Lumbosacral spondylolisthesis is the forward translation of the fifth lumbar vertebra (L5) over the first sacral vertebra (S1). Bilateral L5 pars defect (spondylolysis) or repetitive stress injury is the primary etiology behind lumbosacral spondylolisthesis. The degree of a slip often correlates with the degree of symptoms.
The prevalence of spondylolysis (pars defect), in the general population, is 6%, and a third of those will subsequently develop a degree of spondylolisthesis. The majority of cases are mild or asymptomatic, and only a relatively small percentage of symptomatic patients require surgical intervention.
The most commonly affected populations are children and adolescents participating in sports that require repetitive lower back hyperextension (divers, pace cricket bowlers, baseball, softball, rugby, weightlifting, sailing, table tennis, wrestlers, gymnasts, dancers, and footballers). They usually present with lower back pain exacerbated by activity. Occasionally pain can radiate to both buttocks and legs, and in advanced cases, the gait pattern and walking distance may be affected. Presentation in adults is more insidious and commonly associated with long-standing degenerative changes secondary to the slip, often leading to spinal canal stenosis and radicular pain.
A Wiltse-Newman classification describes different etiology of pars interarticularis failure :
Depending on the degree of the forward slip, the severity of this process is graded as mild, severe, or complete slip (spondyloptosis) - described later in Myerding classification.
In the most common isthmic spondylolisthesis, which leads to an L5/S1 slip, the following stages have been identified.
The second most common types of spondylolisthesis are type I (dysplastic) and III (degenerative). Degenerative spondylolisthesis is most prevalent in the adult population, and levels affected most frequently are L4/L5 followed by L3/L4. Due to the chronicity of the instability, often associated degenerative changes in intervertebral disc and facet joints occur. They often lead to secondary hypertrophy of the ligamentum teres and subsequent spinal canal stenosis. This condition usually presents with bilateral buttock pain and neurogenic claudication (back pain eased by sitting down/leaning forward).
Estimates are that 4 to 6% of the population has a degree of lumbosacral spondylolisthesis. The majority of cases are asymptomatic.
Most of the symptomatic high-grade slips occur in the pediatric/adolescent population participating in sports involving repetitive hyperextension, while adults tend to present with milder and more chronic onset of symptoms.
The most commonly affected adolescent groups are female dancers or gymnasts with hyperlordosis and hyper flexibility, male football players, or weight lifters with limited motion at lumbar spine undergoing growth spurt or novice athlete vigorously training while having poor core strength.
There are reports of familial association and congenital abnormalities, including spina bifida occulta, thoracic hyperkyphosis (Shauerman disease) as predisposing factors as well as general ligamentous laxity.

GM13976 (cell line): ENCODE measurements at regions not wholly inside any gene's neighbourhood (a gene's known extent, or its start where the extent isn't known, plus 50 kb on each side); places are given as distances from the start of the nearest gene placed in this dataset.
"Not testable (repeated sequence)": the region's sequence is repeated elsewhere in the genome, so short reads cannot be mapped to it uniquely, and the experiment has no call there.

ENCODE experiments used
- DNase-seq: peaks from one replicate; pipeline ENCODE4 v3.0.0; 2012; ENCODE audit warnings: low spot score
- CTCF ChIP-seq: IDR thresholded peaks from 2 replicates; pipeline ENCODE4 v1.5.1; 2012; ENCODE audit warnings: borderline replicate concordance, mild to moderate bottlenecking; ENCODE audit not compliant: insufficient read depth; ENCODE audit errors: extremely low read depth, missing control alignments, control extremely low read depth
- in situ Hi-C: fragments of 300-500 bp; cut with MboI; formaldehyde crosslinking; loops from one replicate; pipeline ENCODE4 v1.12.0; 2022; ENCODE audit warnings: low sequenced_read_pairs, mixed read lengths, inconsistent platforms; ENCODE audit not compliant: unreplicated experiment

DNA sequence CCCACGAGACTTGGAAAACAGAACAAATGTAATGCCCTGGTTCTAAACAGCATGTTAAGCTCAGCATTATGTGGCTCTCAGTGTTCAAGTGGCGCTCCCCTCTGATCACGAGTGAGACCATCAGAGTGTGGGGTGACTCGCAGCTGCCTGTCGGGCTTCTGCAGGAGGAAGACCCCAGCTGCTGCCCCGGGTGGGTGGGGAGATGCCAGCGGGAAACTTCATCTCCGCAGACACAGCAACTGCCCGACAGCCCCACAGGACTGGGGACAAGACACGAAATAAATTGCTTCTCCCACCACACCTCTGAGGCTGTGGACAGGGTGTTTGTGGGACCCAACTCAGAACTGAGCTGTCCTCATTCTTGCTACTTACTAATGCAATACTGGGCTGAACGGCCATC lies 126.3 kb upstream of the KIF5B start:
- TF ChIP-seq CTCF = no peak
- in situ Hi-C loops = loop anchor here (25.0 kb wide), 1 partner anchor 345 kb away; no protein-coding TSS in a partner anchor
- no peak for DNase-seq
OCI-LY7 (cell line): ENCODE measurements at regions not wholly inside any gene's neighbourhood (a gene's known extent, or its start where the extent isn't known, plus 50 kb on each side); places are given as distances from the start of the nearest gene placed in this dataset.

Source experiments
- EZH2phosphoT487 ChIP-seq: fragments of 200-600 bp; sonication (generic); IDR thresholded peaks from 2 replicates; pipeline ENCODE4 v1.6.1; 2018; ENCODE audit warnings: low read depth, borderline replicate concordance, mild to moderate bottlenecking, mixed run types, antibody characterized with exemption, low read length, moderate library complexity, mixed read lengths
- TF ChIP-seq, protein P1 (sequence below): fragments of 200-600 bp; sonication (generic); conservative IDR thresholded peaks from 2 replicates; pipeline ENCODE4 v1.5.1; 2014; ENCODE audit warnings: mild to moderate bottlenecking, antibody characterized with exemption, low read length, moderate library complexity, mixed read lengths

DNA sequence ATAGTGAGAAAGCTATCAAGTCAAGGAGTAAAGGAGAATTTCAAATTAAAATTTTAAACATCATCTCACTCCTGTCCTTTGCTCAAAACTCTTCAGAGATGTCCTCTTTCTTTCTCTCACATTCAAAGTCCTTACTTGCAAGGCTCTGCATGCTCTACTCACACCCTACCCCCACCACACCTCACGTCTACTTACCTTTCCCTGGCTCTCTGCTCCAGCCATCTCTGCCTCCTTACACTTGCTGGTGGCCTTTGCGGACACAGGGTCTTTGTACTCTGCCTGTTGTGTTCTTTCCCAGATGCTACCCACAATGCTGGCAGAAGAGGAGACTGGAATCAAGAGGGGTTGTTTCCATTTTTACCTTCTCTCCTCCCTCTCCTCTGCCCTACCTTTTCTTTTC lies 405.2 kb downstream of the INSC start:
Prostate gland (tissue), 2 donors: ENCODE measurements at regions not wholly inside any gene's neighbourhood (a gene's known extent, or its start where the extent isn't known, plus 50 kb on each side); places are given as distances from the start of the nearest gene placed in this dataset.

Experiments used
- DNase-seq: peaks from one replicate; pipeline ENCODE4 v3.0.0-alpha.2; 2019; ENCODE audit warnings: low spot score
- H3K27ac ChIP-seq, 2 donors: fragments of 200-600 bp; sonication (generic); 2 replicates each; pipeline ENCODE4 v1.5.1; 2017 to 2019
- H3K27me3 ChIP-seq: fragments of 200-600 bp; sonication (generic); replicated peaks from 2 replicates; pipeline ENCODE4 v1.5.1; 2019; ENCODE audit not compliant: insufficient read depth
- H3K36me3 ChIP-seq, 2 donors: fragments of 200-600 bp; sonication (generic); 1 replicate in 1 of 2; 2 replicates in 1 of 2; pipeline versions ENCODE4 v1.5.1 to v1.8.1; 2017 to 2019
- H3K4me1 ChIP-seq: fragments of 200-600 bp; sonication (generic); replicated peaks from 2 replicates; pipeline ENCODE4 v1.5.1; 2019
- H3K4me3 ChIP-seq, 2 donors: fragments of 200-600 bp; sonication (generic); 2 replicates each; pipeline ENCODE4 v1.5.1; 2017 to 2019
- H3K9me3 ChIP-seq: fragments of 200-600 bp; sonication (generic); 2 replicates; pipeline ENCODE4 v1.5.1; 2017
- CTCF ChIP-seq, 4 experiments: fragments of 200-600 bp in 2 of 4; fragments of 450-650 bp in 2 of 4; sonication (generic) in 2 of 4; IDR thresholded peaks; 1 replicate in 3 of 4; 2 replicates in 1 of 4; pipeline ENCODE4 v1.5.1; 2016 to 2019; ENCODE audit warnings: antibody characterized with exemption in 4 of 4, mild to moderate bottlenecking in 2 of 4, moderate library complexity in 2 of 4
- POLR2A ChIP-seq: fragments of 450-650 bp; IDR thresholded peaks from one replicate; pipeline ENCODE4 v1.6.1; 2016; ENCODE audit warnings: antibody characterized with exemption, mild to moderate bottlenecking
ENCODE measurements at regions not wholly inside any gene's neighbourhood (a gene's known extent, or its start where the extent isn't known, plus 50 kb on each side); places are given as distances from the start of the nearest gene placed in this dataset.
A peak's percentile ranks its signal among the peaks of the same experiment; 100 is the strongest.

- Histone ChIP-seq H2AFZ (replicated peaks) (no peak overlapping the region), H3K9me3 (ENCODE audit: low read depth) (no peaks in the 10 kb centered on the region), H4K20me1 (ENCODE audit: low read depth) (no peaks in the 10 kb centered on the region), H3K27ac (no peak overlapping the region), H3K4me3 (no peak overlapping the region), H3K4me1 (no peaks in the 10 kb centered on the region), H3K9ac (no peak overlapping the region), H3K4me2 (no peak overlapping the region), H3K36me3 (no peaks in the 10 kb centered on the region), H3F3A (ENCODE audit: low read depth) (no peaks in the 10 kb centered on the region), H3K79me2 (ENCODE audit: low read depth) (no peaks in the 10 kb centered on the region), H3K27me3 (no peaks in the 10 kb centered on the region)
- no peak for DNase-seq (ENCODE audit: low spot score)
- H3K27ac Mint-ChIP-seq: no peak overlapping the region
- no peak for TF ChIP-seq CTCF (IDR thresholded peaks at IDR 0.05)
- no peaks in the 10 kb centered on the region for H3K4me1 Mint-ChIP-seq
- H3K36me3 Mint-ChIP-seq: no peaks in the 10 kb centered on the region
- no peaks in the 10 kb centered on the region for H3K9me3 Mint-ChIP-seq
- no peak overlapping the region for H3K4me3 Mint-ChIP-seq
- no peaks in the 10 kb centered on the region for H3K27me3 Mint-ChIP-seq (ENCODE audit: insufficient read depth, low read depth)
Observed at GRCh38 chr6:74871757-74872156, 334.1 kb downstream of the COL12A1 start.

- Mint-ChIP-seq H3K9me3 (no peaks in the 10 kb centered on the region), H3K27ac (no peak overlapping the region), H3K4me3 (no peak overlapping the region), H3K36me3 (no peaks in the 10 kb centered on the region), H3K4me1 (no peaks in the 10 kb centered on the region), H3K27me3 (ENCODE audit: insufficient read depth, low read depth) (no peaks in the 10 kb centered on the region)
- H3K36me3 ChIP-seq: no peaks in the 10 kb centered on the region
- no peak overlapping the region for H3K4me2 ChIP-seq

Several anatomical factors described below predispose to spondylolisthesis.
Two mechanisms may cause the lytic defect. The first is the pincer effect due to repeated hyperextension. The inferior facet of L4 and the superior facet of S1 creates a pincer effect on the pars interarticularis, causing a failure of the L5 pars. This condition is more likely to occur in a situation where the sacral slope has a low value with a more horizontally orientated superior sacral endplate. The second mechanism is when there is an increased sacral slope and hence increased traction on the pars interarticularis. The repeated traction on the pars from a downsloping lumbosacral junction results in failure and fracture of the pars interarticularis. In high-grade slips, the anterosuperior part of the sacrum becomes dome-shaped, which may be due to repeated trauma to the anterosuperior apophyseal ring of the S1 vertebrae.
The spinopelvic balance and the global spinal alignment is essential in understanding the etiology, grading, and planning the treatment protocol. These parameters are measured on a standing lateral radiograph. The main parameters and their definitions are as follows.
Forward translation of the vertebrae may cause a narrowing of the spinal canal at the level of the slip. This situation is rare as most of the slips are only grade I or II, but the secondary canal and foraminal stenosis can occur due to subsequent degenerative changes in facet joints, hypertrophy of ligamentum flavum, hypertrophic fibrous repair tissue of the pars defect or bulging of L5/S1 disc. In severe L5/S1 slips, the L5 nerve root is most commonly affected by being pulled forward by the superior vertebra.
Most cases of spondylolisthesis are asymptomatic.
Severe slips are uncommon, and deformity rarely progresses beyond Meyerding grade II (see Evaluation chapter).
Typical history and examination findings in symptomatic cases involve:
Listhetic crisis (rapid progression of symptoms). Common during a growth spurt or increased physical activities with bilateral pars failure.
Following the history and examination, the best screening tool is an AP and lateral weight-bearing X-ray of the lumbar spine. Lumbosacral spondylolisthesis can be best assessed mainly on the lateral view, but occasional coronal deformity should not be missed. In cases where clinical examination indicates an abnormal sagittal balance of the spinal column, a whole spine lateral standing X-ray is indicated. In the majority of cases, an isthmic defect will be detected on radiographs but in doubtful cases. An MRI scan is recommended. Oblique X-rays of the lumbosacral junction, Computerised Tomography (CT) scan, SPECT scans may also identify the defect but involve ionic radiation.